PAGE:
Communication without frontiers–the theme of this meet–be it science or any other area of human endeavor, is an appealing and engaging idea. While science fiction (SF) is mainly about going beyond frontiers, is about the spaces unexplored, science communication is about communicating concepts from science as we know it today. Science communication has to be about hard facts, proven concepts and theories. In the Indian context, science communication is mainly about making science and a scientific culture penetrate the socio-culturally diverse society with a view to transform it into a nation of scientifically aware people.

We need to understand that good SF is exploratory, futuristic and extrapolative in nature; it is a rich medium that discusses technological innovations, possibilities and perils; it holds all the potential for engaging and inspiring young minds; its ‘thought experiments’ trigger a young mind to think beyond the immediate; and above all, its interdisciplinary nature lends it the potential to be used as a tool in teaching different subjects. All these mean that science fiction is not mainly about science communication.

While SF provides the largest and the most flexible space for debates on alternate histories and futures, does it really give us a space to talk about scientific innovations as they exist today? Are we getting into the danger of mixing up science with something fictional and imaginative? What possibilities, opportunities, challenges exist when we take science communication and science fiction in the same breath? The proposed paper addresses these questions. It attempts to come up with a few guidelines to follow while using SF as a tool for science communication.

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Public Communication of Science and Technology

 

Science communication through science fiction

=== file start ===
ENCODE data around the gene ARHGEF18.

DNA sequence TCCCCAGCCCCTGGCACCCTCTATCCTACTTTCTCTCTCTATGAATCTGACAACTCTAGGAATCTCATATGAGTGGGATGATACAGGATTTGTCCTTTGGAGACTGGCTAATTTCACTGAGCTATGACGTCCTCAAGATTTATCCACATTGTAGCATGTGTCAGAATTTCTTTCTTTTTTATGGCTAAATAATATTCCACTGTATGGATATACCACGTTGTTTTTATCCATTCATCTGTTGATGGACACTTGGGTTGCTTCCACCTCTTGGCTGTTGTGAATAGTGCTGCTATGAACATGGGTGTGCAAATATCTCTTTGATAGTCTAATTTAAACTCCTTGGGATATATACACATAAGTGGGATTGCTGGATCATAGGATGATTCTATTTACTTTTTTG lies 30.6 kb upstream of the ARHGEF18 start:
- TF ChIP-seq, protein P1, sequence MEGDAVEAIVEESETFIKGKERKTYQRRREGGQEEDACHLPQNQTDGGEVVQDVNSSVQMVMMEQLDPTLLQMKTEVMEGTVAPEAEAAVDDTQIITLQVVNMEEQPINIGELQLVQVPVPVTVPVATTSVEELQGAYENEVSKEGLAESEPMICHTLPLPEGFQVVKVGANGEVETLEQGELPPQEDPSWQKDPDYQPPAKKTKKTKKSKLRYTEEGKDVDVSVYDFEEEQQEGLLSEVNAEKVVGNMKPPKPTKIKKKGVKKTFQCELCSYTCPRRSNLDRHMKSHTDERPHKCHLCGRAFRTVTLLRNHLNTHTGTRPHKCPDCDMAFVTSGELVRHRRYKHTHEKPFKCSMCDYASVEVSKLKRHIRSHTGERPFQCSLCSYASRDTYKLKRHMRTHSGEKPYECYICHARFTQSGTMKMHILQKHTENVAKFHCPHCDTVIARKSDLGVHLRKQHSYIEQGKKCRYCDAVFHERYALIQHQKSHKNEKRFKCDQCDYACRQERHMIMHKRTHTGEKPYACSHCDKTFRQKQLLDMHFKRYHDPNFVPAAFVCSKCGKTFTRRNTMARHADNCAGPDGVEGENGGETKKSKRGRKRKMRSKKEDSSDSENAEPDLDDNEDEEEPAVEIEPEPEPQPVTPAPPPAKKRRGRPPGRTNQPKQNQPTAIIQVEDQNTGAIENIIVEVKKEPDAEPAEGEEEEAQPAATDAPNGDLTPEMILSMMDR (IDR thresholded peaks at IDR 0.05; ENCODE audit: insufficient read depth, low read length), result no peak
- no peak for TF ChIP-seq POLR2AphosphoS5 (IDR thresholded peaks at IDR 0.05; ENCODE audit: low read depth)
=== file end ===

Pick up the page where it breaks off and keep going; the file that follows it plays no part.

Opportunities, challenges and perils

Geetha B.   Languages Group, Birla Institute of Technology and Sciences

Communication without frontiers–the theme of this meet–be it science or any other area of human endeavor, is an appealing and engaging idea. While science fiction (SF) is mainly about going beyond frontiers, is about the spaces unexplored, science communication is about communicating concepts from science as we know it today. Science communication has to be about hard facts, proven concepts and theories. In the Indian context, science communication is mainly about making science and a scientific culture penetrate the socio-culturally diverse society with a view to transform it into a nation of scientifically aware people.

We need to understand that good SF is exploratory, futuristic and extrapolative in nature; it is a rich medium that discusses technological innovations, possibilities and perils; it holds all the potential for engaging and inspiring young minds; its ‘thought experiments’ trigger a young mind to think beyond the immediate; and above all, its interdisciplinary nature lends it the potential to be used as a tool in teaching different subjects. All these mean that science fiction is not mainly about science communication.

While SF provides the largest and the most flexible space for debates on alternate histories and futures, does it really give us a space to talk about scientific innovations as they exist today? Are we getting into the danger of mixing up science with something fictional and imaginative? What possibilities, opportunities, challenges exist when we take science communication and science fiction in the same breath? The proposed paper addresses these questions. It attempts to come up with a few guidelines to follow while using SF as a tool for science communication.

A copy of the full paper has not yet been submitted.

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